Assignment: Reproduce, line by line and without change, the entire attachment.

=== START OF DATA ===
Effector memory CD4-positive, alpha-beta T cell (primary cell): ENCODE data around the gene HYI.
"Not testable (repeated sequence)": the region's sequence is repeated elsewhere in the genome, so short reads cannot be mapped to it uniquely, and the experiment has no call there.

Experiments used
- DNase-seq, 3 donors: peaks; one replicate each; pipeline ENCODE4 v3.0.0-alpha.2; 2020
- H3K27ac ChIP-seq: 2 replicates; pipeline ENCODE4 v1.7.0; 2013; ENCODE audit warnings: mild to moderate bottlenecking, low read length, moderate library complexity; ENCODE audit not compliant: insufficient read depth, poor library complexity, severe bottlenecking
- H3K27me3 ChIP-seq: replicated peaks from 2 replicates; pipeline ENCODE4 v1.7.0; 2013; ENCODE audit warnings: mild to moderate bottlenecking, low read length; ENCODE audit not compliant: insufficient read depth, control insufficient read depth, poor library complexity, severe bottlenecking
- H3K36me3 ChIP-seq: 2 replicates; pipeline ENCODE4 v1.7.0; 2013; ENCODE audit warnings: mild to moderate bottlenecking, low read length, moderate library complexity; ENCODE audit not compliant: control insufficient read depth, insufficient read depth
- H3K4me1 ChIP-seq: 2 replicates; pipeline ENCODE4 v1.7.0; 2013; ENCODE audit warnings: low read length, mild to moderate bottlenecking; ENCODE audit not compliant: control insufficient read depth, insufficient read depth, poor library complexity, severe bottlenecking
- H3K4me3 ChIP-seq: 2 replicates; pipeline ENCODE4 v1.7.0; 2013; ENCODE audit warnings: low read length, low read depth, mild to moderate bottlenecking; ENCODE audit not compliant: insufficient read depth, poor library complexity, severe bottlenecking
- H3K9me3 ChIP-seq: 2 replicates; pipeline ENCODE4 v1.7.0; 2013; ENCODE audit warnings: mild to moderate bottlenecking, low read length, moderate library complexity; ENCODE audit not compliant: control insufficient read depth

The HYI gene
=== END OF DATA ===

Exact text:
Effector memory CD4-positive, alpha-beta T cell (primary cell): ENCODE data around the gene HYI.
"Not testable (repeated sequence)": the region's sequence is repeated elsewhere in the genome, so short reads cannot be mapped to it uniquely, and the experiment has no call there.

Experiments used
- DNase-seq, 3 donors: peaks; one replicate each; pipeline ENCODE4 v3.0.0-alpha.2; 2020
- H3K27ac ChIP-seq: 2 replicates; pipeline ENCODE4 v1.7.0; 2013; ENCODE audit warnings: mild to moderate bottlenecking, low read length, moderate library complexity; ENCODE audit not compliant: insufficient read depth, poor library complexity, severe bottlenecking
- H3K27me3 ChIP-seq: replicated peaks from 2 replicates; pipeline ENCODE4 v1.7.0; 2013; ENCODE audit warnings: mild to moderate bottlenecking, low read length; ENCODE audit not compliant: insufficient read depth, control insufficient read depth, poor library complexity, severe bottlenecking
- H3K36me3 ChIP-seq: 2 replicates; pipeline ENCODE4 v1.7.0; 2013; ENCODE audit warnings: mild to moderate bottlenecking, low read length, moderate library complexity; ENCODE audit not compliant: control insufficient read depth, insufficient read depth
- H3K4me1 ChIP-seq: 2 replicates; pipeline ENCODE4 v1.7.0; 2013; ENCODE audit warnings: low read length, mild to moderate bottlenecking; ENCODE audit not compliant: control insufficient read depth, insufficient read depth, poor library complexity, severe bottlenecking
- H3K4me3 ChIP-seq: 2 replicates; pipeline ENCODE4 v1.7.0; 2013; ENCODE audit warnings: low read length, low read depth, mild to moderate bottlenecking; ENCODE audit not compliant: insufficient read depth, poor library complexity, severe bottlenecking
- H3K9me3 ChIP-seq: 2 replicates; pipeline ENCODE4 v1.7.0; 2013; ENCODE audit warnings: mild to moderate bottlenecking, low read length, moderate library complexity; ENCODE audit not compliant: control insufficient read depth

The HYI gene